jmorris42 writes: Some crafty German scientists think they have broken the speed of light according to a story in the Daily Telegraph. Don't bet the rent money on this leading to Warp Drive just yet, for now it is just some odd behaviour of microwaves.
njkid1 writes: "Micheal Mullen of GameDaily, tells us how slightly moving his console in a horozontle position ruined his game.. Whats next for this over $400 dollar console?http://www.gamedailyxl.com/2007/01/23/warn ing-dont-move-that-xbox-360-game-ruined&ncid=AOLGA M000500000000024"
marcellizot writes: "Handheld site Pocket Gamer has a new monthly DS homebrew review roundup, which kicks off today with an update on slot-1 hardware methods, plus a look at DS Motion, Lemmings on DS, Flashback DS, Tetris Attack DS and more."
An anonymous reader writes: We have been hearing promising predictions like "This year will be the year of Linux on the desktop" for the last decade. But Linux today seems to be as far away as ever from realizing the explectations of mass adoption we once had for it, without significant growth in home usage since the late 90s. Clearly, if Linux is unable to reproduce a third of Firefox's end user uptake over a much longer timeframe, there are deficiencies with the direction the GNU/Linux/X/Gnome/KDE system has taken. But almost all free software and desktop efforts and development remain unquestioningly oriented around Linux.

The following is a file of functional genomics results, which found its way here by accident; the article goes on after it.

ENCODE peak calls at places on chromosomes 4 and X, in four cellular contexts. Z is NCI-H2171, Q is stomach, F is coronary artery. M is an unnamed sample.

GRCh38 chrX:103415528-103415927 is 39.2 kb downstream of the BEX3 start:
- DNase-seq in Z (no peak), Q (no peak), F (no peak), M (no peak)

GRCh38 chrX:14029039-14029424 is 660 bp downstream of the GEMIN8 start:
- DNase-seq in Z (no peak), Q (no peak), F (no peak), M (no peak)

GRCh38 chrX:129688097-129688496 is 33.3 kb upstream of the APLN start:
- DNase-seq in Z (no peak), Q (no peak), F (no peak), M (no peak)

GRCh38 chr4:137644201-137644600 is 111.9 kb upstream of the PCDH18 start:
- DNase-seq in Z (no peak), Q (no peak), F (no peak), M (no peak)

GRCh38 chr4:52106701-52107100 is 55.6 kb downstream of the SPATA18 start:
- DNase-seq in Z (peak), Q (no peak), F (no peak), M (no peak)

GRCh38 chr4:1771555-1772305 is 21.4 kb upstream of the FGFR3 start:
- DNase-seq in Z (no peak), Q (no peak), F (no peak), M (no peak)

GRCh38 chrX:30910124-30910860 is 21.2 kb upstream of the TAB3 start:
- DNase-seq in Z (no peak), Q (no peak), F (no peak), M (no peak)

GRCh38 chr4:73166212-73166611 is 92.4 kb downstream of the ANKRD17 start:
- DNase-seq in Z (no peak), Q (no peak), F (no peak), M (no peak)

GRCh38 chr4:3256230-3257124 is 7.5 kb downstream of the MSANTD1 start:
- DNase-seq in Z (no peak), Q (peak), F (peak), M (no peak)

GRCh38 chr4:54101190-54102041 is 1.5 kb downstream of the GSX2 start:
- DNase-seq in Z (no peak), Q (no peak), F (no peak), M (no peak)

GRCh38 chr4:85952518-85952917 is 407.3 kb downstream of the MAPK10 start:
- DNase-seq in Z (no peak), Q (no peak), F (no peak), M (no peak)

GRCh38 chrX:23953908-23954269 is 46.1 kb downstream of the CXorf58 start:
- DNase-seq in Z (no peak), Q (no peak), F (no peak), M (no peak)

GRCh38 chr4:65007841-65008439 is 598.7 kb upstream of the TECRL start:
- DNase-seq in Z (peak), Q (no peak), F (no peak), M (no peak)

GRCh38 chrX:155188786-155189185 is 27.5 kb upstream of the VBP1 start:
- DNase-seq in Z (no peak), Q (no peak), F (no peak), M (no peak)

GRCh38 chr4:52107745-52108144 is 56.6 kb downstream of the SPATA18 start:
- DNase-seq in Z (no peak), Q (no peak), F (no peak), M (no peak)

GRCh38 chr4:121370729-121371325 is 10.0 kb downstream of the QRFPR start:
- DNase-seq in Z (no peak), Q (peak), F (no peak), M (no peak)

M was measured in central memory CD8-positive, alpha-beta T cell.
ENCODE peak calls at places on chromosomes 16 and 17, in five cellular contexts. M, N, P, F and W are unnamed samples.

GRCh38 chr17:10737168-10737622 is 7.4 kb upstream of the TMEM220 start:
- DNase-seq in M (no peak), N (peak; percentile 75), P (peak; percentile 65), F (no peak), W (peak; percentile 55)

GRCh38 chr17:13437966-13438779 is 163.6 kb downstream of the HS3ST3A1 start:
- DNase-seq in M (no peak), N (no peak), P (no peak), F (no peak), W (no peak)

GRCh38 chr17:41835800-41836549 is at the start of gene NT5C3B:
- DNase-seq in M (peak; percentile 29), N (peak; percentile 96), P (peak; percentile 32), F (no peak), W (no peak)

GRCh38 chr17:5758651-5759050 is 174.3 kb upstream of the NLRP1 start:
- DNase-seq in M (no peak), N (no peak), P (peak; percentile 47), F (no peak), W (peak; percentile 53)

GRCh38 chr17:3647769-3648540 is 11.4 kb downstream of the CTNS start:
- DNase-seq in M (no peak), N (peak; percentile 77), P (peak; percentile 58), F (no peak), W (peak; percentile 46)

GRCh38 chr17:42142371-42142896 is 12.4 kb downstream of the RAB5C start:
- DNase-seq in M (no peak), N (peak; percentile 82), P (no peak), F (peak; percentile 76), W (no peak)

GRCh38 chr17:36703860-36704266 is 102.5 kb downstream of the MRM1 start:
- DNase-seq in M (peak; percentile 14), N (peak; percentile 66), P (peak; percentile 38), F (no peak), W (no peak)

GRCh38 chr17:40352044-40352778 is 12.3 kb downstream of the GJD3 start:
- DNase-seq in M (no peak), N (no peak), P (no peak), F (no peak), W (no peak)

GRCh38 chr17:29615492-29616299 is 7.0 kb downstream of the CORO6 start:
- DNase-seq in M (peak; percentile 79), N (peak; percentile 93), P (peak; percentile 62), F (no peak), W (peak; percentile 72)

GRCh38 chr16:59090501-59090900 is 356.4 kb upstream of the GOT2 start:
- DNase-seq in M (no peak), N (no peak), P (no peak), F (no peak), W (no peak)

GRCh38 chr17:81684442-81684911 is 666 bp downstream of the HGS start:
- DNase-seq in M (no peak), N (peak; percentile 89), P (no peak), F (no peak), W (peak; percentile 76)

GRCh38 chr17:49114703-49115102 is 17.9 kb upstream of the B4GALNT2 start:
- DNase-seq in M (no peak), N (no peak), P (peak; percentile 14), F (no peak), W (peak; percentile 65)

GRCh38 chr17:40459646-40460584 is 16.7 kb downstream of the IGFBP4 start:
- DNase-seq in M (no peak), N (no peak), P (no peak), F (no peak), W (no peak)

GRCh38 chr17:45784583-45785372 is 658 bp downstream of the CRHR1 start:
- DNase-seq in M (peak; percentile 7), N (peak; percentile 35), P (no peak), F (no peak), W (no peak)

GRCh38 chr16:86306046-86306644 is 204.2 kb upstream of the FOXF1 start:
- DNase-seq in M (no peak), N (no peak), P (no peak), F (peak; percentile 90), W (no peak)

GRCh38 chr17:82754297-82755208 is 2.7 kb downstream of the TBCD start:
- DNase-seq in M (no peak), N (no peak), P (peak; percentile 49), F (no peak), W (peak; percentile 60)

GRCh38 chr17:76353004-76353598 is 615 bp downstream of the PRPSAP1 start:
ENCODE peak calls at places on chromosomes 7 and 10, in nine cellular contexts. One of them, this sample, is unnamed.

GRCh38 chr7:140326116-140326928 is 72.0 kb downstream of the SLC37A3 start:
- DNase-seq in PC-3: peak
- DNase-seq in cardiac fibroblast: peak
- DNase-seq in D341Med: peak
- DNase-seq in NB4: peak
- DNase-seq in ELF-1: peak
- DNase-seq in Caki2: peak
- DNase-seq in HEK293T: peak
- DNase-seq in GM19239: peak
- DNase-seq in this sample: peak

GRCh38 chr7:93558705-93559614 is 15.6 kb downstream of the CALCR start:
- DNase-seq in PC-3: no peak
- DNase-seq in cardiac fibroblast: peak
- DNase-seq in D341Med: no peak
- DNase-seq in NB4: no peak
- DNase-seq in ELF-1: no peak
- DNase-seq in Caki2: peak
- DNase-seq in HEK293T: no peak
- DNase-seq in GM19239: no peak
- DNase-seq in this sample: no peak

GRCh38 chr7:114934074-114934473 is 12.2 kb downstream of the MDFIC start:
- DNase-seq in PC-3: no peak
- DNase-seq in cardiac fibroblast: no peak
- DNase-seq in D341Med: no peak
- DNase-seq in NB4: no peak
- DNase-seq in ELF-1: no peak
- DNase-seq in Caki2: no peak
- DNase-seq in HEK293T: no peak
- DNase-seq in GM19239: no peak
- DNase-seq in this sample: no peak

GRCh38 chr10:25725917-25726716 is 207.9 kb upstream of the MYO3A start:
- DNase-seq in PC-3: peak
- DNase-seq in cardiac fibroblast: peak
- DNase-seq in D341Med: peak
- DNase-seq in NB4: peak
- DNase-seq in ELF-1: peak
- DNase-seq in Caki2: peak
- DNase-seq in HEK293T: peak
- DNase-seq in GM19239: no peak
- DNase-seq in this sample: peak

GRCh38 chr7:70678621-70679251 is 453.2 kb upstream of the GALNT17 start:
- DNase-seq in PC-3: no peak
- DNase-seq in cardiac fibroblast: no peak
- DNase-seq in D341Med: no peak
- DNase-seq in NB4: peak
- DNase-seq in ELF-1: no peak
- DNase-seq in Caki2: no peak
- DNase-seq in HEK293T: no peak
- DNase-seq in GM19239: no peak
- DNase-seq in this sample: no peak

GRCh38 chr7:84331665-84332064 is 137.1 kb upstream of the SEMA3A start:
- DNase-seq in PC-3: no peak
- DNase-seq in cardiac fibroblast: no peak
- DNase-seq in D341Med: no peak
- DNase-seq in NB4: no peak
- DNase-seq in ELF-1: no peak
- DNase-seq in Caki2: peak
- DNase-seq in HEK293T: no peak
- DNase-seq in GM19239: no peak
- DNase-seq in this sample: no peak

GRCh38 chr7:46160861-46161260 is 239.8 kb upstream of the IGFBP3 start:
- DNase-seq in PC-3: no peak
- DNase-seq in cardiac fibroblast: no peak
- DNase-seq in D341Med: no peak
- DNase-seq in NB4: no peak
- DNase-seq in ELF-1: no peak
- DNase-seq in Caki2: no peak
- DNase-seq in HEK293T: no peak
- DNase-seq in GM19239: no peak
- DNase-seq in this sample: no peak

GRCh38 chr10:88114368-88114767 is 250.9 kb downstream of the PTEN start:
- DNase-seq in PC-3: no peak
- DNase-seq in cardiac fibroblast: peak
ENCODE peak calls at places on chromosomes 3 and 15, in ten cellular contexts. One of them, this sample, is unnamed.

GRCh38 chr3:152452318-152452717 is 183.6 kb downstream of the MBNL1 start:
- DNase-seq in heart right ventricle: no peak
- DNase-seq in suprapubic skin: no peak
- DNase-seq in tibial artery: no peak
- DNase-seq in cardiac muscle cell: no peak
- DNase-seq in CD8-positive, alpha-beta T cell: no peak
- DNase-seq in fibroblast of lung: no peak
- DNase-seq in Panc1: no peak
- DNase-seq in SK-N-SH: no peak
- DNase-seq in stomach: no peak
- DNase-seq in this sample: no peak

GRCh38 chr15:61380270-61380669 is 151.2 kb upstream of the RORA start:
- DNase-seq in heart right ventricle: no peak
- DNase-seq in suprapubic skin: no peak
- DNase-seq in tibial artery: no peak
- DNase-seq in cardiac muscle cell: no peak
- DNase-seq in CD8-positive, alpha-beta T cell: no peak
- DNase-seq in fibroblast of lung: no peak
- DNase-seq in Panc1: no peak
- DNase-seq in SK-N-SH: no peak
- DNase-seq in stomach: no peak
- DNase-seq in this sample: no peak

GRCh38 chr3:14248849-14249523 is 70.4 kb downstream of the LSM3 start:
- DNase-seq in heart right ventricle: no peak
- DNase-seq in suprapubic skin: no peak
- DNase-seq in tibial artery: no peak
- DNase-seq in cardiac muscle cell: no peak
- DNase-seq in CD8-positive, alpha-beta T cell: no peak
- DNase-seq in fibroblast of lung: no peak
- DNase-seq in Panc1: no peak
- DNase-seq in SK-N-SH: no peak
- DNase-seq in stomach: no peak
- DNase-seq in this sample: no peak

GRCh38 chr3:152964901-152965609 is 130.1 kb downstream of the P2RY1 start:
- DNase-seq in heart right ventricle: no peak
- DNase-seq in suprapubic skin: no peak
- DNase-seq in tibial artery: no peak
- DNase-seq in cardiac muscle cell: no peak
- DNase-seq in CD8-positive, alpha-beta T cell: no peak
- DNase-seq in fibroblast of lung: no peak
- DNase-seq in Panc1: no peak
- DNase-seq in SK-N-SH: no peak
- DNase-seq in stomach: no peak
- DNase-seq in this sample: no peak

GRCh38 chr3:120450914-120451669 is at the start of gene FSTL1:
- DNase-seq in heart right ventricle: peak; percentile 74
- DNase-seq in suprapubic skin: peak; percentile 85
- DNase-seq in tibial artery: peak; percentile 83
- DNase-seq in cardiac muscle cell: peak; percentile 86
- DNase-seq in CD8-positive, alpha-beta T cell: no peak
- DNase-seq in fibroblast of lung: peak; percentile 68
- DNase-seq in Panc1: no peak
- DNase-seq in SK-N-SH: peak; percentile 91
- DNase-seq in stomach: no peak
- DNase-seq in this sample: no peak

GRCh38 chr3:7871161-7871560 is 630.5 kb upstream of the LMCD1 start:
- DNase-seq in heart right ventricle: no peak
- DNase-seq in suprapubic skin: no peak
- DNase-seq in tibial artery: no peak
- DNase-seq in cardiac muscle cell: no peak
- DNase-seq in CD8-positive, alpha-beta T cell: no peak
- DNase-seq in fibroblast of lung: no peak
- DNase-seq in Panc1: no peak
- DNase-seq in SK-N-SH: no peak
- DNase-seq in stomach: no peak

Other free-desktop operating system projects which take different and innovative approaches like ReactOS, AROS, Mona and Syllable remain comparitively starved of developers and interest. An often cited reason for using a non-Microsoft OS is to avoid a monoculture, but free-desktop efforts have created a total monoculture around developing and promoting Linux, despite a decade of failure in supplanting Microsoft's properterial OSes with it. Why are free-desktop developers neglecting to consider an alternative to the penguin?
MailtoDelete writes: "I work with a team that is involved with disaster recovery efforts after natural disasters, like Katrina. We have satellite based equipment that allows us to bring data connections up in devastated areas to help bring the infrastructure back online to serve the public. I have looked at the main networking equipment and determined that the power draw is usually low (about 50 watts) and was curious about the possibility of using a small solar setup to power the equipment rather than running a 8-10kw generator to do the same work (after all, fuel may be scarce). Can anyone suggest a good site or book that I can look into that would help me learn more about what equipment would best serve my purpose? There is a small business in town that does this sort of work, and they have suggested a 550 watt array with the controllers, etc for about $5100. Does this sound reasonable?"